Wood Stork (Mycteria americana)
Merritt Island National Wildlife Refuge, Florida, January 2002
Copyright 2003, Roddy Scheer
While not the most handsome of America’s stately wading birds, the wood stork is an important indicator species for the health of wetlands throughout the Southeastern United States. The population of wood storks in Florida has declined from 6,000 nesting birds in the 1960s to just 500 today, leaving researchers to wonder whether their children will ever get to see these large charismatic birds in the wild. Florida’s numerous wildlife refuges play an important role in maintaining viable habitat for the wood storks. Environmentalists hope that the planned restoration of the Everglades will expand nesting opportunities for the birds, which were added to the federal Endangered Species List in 1984.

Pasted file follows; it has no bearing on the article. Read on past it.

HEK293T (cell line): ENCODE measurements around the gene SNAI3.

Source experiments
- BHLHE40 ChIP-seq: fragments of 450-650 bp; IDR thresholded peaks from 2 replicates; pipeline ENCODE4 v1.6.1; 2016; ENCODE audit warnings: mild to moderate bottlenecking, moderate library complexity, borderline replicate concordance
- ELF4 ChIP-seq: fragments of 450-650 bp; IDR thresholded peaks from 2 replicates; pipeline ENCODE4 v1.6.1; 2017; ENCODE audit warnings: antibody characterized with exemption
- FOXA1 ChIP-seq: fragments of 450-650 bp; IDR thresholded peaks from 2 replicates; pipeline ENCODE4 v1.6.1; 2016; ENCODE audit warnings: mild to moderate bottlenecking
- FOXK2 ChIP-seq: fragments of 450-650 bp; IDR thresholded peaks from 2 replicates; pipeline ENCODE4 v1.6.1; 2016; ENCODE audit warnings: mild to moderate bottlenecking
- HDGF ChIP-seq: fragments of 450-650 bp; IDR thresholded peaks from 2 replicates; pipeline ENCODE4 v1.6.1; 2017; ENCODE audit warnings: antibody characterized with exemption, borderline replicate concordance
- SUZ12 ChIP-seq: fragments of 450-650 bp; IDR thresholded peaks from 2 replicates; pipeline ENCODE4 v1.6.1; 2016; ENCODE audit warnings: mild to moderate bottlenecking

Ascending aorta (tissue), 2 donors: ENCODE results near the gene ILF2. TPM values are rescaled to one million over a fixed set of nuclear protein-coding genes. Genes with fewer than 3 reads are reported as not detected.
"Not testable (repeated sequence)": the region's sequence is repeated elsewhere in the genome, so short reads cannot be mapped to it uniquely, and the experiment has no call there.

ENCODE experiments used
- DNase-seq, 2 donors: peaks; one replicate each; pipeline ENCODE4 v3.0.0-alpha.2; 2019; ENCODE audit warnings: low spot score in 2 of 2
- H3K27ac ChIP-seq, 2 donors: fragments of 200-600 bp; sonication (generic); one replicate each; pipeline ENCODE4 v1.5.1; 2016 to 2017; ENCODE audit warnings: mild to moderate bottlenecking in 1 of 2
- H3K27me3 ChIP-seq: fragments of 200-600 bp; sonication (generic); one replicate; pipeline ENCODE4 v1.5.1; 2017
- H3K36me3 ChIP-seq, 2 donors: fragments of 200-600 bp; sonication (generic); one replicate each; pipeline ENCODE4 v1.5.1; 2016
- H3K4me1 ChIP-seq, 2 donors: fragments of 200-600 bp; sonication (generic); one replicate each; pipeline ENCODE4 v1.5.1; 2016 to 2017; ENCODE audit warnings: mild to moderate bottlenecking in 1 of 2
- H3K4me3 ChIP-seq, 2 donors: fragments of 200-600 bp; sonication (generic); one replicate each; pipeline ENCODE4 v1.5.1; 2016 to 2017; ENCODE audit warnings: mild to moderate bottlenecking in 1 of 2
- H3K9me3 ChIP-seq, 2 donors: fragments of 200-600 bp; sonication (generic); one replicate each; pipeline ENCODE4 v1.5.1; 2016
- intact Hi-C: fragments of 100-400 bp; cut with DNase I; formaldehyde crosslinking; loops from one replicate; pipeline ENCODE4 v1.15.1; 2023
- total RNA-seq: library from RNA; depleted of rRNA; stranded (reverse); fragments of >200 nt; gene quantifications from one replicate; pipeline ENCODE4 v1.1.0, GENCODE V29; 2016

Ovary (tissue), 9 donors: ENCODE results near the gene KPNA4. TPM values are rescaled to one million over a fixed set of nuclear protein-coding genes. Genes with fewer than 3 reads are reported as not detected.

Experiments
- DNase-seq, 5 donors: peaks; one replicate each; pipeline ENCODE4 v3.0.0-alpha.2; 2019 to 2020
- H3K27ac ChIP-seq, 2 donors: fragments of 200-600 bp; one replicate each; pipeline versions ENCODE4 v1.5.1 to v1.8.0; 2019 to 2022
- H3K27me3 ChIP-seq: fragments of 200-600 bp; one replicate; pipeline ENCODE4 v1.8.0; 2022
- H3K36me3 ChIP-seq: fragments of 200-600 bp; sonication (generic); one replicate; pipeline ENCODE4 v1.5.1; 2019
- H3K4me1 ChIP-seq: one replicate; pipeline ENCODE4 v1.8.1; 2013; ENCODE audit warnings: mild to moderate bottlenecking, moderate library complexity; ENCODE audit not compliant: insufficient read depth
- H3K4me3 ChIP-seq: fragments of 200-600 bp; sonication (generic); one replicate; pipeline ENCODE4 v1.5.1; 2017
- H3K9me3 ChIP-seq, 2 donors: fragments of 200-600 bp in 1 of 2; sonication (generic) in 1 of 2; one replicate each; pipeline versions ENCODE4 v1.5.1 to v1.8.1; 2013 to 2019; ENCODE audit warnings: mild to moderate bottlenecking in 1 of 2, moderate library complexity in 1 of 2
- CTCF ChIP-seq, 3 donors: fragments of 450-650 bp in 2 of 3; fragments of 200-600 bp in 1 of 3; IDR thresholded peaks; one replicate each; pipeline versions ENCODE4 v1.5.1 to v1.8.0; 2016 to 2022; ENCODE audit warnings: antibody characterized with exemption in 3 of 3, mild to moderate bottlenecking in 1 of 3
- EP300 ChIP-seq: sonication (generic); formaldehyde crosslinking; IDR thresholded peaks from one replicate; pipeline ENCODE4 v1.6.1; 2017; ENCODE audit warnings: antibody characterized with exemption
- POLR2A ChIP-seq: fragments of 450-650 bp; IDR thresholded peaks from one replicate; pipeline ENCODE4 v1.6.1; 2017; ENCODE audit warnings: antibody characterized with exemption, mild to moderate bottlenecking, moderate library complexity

Wood storks feed not by sight but by touch. They sweep their submerged bills from side to side in shallow murky water, rooting out prey such as small fish. When they come upon food, their bills snap shut with a 25 millisecond reflex action, the fastest known for vertebrates. Only seasonally drying wetlands concentrate enough fish to provide the 440 pounds of food required by a pair of these big birds during breeding season. When natural wetlands cycles are upset by human water management, as is the case throughout all of Central and South Florida, wood storks fail to reproduce in numbers sufficient to propagate their species successfully.
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